Thursday, December 2News That Matters

UK government tells airlines to avoid Belarusian airspace after journalist arrested

Aircraft have been told by the British government to avoid Belarusian airspace after the alleged state-sponsored hijack of a Ryanair flight so one of President Lukashenko’s critics could be arrested.

The UK’s Civil Aviation Authority (CAA) has suspended all foreign permits held by Belarusian carriers, including state-owned airline Belavia, following the fallout from Sunday’s controversial incident which provoked widespread international condemnation.

Journalist Roman Protasevich was detained in Minsk after his flight, carrying around 100 passengers travelling from Athens in Greece, was rerouted from its scheduled destination of Vilnius, Lithuania, to the Belarusian capital on the orders of Alexander Lukashenko.

The 26-year-old blogger has been described as a “private enemy” of the dictator, who has clung to power after what are widely regarded as unfair elections last year. There are fears Mr Protasevich may have been “tortured”.

Transport Secretary Grant Shapps said he had instructed the CAA to request that airlines do not fly over Belarusian airspace “in order to keep passengers safe” – and the body has now issued a notice to all UK registered carriers to that effect.

Foreign Secretary Dominic Raab said the interception was a “shocking assault on civil aviation” and further sanctions were being considered against the regime, including the suspension of energy pipelines in Belarus, adding the country’s ambassador in London had been summoned.

European leaders and the US have strongly condemned the arrest of the Belarusian dissident journalist.

More on Alexander Lukashenko

Belarus state media said the aircraft was switched to Minsk following a bomb threat, and that Mr Lukashenko personally ordered a MiG-29 fighter jet to escort the flight to Minsk.

However, opposition groups have said it was an operation by Belarus special services to “hijack” the flight so they could arrest Mr Protasevich. Sophia Sapega, a 23-year-old student travelling with him, was also detained.

The Ryanair flight from Athens was forced to change direction and land in Minsk. Pic: Flightradar24
Image: The Ryanair flight from Athens was forced to change direction and land in Minsk. Pic: Flightradar24

Ryanair boss Michael O’Leary said it was a “state-sponsored hijacking” and claimed agents from Russia’s KGB were also on board.

Mr O’Leary said of the incident: “I think it’s very frightening for the crew, for the passengers who were held under armed guard, had their bags searched.”

He told Newstalk: “It was clear it appears that the intent of the Russian authorities was to remove a journalist and his travelling companion.

“We believe there was also some KGB agents offloaded from the aircraft as well.”

Mr Raab described the actions of the Belarusian authorities as “outlandish” and a “ruse”.

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Raab calls for the release of Protasevich

In the Commons, he told MPs: “The Belarusian authorities claim this was in relation to an alleged bomb threat. We see no evidence to support that claim.”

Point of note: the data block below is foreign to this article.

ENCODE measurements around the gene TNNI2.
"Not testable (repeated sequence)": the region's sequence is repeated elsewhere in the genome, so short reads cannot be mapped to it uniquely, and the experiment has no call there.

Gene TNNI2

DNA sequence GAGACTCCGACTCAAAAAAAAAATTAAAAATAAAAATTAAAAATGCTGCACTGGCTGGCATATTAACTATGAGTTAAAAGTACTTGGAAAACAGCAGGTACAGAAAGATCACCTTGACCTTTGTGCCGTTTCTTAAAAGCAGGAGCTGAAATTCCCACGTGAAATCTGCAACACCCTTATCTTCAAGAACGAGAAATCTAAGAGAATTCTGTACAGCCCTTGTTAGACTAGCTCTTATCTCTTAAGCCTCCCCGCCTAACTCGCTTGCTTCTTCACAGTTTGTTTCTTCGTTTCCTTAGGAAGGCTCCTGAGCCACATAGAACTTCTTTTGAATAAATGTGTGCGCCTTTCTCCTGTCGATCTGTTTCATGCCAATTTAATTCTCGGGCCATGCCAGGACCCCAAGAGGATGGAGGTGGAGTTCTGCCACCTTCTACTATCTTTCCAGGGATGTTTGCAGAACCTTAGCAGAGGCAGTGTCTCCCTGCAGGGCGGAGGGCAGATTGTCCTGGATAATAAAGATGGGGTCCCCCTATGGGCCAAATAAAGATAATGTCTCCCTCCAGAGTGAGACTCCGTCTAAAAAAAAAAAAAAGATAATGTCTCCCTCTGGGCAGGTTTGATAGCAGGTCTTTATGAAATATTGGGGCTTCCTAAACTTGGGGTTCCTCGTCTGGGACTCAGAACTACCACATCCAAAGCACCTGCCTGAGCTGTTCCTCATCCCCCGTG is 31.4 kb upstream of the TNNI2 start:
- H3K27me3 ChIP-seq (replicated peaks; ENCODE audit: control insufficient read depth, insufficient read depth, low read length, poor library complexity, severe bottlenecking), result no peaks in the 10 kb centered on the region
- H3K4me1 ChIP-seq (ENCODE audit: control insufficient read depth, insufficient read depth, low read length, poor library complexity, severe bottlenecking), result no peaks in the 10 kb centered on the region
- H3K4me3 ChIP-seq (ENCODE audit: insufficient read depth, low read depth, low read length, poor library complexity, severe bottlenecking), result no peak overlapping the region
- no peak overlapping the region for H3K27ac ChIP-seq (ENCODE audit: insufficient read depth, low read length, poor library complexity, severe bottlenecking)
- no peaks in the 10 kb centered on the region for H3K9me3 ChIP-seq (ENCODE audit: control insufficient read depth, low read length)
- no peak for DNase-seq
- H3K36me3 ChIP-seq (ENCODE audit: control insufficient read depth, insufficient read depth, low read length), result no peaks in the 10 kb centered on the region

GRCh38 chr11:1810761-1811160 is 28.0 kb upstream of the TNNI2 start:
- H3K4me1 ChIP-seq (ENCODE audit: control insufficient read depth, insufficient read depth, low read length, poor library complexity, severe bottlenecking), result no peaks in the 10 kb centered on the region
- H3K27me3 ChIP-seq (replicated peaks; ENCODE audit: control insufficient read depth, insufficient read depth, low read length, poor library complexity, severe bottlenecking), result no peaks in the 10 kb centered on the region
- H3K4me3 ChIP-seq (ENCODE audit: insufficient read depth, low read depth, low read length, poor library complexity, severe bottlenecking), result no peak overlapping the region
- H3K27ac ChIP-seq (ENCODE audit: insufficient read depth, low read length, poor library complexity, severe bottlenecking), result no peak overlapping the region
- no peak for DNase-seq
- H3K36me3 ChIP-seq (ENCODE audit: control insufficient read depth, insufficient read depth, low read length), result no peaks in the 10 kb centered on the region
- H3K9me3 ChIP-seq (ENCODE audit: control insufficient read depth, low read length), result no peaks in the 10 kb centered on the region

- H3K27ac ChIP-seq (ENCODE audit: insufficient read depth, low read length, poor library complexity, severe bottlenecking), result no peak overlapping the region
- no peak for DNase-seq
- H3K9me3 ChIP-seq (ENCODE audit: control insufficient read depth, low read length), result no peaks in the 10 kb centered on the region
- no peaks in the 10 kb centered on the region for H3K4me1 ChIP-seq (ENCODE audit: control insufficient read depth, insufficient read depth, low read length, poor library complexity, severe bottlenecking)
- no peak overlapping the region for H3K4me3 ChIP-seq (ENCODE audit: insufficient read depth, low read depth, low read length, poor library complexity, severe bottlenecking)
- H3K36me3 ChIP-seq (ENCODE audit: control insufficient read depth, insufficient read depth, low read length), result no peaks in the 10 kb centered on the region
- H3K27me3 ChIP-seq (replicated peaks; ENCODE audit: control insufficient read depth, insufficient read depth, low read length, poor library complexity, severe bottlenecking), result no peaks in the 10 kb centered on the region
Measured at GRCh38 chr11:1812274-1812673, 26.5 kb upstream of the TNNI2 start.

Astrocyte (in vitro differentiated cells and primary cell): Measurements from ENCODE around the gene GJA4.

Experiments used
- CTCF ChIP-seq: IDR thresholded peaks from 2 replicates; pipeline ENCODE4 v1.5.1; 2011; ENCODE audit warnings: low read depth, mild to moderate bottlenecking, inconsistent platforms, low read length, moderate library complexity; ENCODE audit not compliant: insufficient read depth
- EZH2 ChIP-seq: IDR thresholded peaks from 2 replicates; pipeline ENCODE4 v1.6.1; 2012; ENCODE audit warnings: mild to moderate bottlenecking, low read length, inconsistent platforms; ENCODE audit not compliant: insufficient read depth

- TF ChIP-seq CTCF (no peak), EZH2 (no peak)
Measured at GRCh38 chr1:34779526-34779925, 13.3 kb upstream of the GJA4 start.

And Mr Raab called for the release of Mr Protasevich from the “spurious charges” he faces.

He added: “We are urgently seeking full details of precisely what took place in relation to Flight FR4978, but the scenario, as reported, is a shocking assault on civil aviation and assault on international law.

“It represents a danger to civilian flights everywhere.

“The regime in Minsk must provide a full explanation for what appears to be… a serious violation of international law.

“Mr Lukashenko’s regime must be held to account for such reckless and dangerous behaviour.”

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Belarusian opposition leader Sviatlana Tsikhanouskaya ‘sure’ journalist ‘is being tortured’

Chairman of the Foreign Affairs Select Committee Tom Tugendhat asked Mr Raab to call for the suspension of energy pipelines in Belarus.

He said the government was “absolutely right” to impose the new rules on flights and asked: “Will he also go one step further and will he call for a suspension of the Nord Stream 2 pipeline and the Yamal energy pipeline that flows through Belarus which is where the money comes from that supports this tyrannous regime?”

Responding, Mr Raab said on Nord Stream and “other possibilities”: “We will consider and consult with our partners and see what further action they are willing to take as well.”

And shadow foreign secretary Lisa Nandy said the incident risks creating “an extraordinarily dangerous precedent that will put journalists, dissidents and activists from the UK or anywhere else at risk”.

Roman Protasevich being detained by police in Belarus in 2017 during a protest
Image: Roman Protasevich being detained by police in Belarus in 2017 during a protest

Simon Coveney, foreign minister of Ireland, said: “This was effectively aviation piracy, state-sponsored”, and earlier said that inaction from the EU would be seen as weakness.

US Secretary of State Antony Blinken accused President Lukashenko’s government of endangering the lives of those on board the aircraft and demanded a “full investigation”.

“We strongly condemn the Lukashenka regime’s brazen and shocking act to divert a commercial flight and arrest a journalist. We demand an international investigation and are coordinating with our partners on next steps. The United States stands with the people of Belarus,” he tweeted.

NATO Secretary General Jens Stoltenberg said the incident was “serious and dangerous” and “requires international investigation”.

EU leaders are meeting today to discuss possible action following the incident.

Lithuanian President Gitanas Nauseda said “the time of rhetoric and vocal expression is over and we need clear actions to change the pattern” of the Belarusian regime’s behaviour.